November 22, 2001

North American software developers slower than others to adopt Linux

Author: JT Smith

- by Robin "Roblimo" Miller -
Developers outside North America are more likely to write software for Linux than those based in the U.S. and Canada, according to survey results released Nov. 16 by Evans Data Corporation. But even in these laggard countries, the report says, 33.7 percent of developers have already written Linux applications, and 39.6 percent expect to be involved with Linux in the next year.
And over 48 percent of developers outside of North America say they expect to work with Linux next year, up from less than one third last year.

These numbers were culled from the Evans Data International Developer Survey, based on interviews with 400+ developers in more than 70 countries, and the Evans Data North American Developer Survey.

Besides North America, Evans breaks the world into four major regions: Europe, Asia-Pacific, Latin/South America, and Middle East/Africa.

The survey also says that over 50 percent of all developers have enough confidence in Linux to use it in mission-critical applications, and that this percentage grows every year, with developers outside North America generally expressing more faith in Linux than those based in the U.S. and Canada.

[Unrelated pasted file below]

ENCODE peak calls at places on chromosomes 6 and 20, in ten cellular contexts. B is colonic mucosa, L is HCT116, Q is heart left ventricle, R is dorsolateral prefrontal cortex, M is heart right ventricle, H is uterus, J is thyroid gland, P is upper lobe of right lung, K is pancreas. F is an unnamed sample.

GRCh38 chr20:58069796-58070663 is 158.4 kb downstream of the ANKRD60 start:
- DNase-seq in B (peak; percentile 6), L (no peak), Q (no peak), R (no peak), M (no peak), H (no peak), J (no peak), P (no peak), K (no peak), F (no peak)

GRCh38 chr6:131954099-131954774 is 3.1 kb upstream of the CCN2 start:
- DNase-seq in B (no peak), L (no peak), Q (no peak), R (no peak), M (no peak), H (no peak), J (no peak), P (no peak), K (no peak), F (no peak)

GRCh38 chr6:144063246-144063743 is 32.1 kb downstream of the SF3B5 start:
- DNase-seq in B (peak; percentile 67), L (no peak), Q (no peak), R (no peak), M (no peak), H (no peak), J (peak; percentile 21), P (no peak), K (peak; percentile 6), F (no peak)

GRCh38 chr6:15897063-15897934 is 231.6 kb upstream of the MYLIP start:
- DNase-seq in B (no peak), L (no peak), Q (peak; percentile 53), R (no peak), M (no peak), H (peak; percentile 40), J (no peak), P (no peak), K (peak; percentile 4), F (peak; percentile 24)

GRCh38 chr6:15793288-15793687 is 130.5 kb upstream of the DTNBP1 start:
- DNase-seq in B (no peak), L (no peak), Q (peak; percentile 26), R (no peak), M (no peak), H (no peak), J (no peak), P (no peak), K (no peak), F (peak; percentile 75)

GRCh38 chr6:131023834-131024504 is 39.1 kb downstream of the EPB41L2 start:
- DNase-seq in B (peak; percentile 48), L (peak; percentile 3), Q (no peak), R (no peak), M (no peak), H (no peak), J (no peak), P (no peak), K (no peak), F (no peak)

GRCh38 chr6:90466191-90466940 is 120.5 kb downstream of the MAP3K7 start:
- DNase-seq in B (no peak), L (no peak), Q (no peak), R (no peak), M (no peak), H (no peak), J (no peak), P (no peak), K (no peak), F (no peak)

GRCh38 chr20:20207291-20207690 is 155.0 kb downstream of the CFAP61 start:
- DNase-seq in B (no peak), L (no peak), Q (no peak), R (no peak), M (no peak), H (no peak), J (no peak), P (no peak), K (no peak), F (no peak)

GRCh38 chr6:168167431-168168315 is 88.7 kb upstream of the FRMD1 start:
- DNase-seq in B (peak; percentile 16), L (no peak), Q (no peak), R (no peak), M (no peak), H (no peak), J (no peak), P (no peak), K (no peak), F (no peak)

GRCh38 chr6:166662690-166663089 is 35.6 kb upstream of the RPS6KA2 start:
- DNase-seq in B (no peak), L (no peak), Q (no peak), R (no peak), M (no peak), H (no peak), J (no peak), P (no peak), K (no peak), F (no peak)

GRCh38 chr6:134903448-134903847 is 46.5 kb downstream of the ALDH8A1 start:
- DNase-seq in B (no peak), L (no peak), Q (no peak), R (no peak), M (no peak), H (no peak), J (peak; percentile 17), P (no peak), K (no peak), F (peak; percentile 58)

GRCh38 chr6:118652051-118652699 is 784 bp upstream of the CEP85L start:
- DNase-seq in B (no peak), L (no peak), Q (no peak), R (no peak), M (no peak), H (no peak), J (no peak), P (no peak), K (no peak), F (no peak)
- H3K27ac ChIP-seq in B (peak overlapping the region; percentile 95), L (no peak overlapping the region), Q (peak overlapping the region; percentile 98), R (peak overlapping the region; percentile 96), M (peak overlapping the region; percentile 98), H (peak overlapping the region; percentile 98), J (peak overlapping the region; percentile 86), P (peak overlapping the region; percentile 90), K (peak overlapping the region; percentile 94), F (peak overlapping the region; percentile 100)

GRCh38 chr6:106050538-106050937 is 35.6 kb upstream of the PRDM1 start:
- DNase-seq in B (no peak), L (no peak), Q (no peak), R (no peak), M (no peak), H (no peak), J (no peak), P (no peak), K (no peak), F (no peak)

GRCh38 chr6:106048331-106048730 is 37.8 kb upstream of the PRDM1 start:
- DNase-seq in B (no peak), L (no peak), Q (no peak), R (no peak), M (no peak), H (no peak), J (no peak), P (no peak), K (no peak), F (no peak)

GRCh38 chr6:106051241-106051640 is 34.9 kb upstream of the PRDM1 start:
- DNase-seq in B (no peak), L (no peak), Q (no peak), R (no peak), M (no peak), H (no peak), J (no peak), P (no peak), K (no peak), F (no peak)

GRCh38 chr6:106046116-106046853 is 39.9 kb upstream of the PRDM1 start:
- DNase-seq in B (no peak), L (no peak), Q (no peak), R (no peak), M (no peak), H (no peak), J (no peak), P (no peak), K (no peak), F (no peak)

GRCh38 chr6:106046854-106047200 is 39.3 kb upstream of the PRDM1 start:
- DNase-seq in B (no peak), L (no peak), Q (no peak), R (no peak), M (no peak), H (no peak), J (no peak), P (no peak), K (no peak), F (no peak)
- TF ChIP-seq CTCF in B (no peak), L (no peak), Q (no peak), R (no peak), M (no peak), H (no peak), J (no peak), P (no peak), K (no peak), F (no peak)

"We tend to find that international developers embrace new technologies more readily than their North American colleagues. This could be due to the fact that many of them live amidst great cultural diversity, multilingualism, and rapid change, which may all contribute to a general openness toward new ideas and technologies," says Albion Butters, the Evans Data Corporation analyst who wrote the report.

Butters also noted, in a press release issued by Evans Data Corporation before the report was released, that "due to current economic conditions, Linux is starting to pick up a shine again because of its free licensing."

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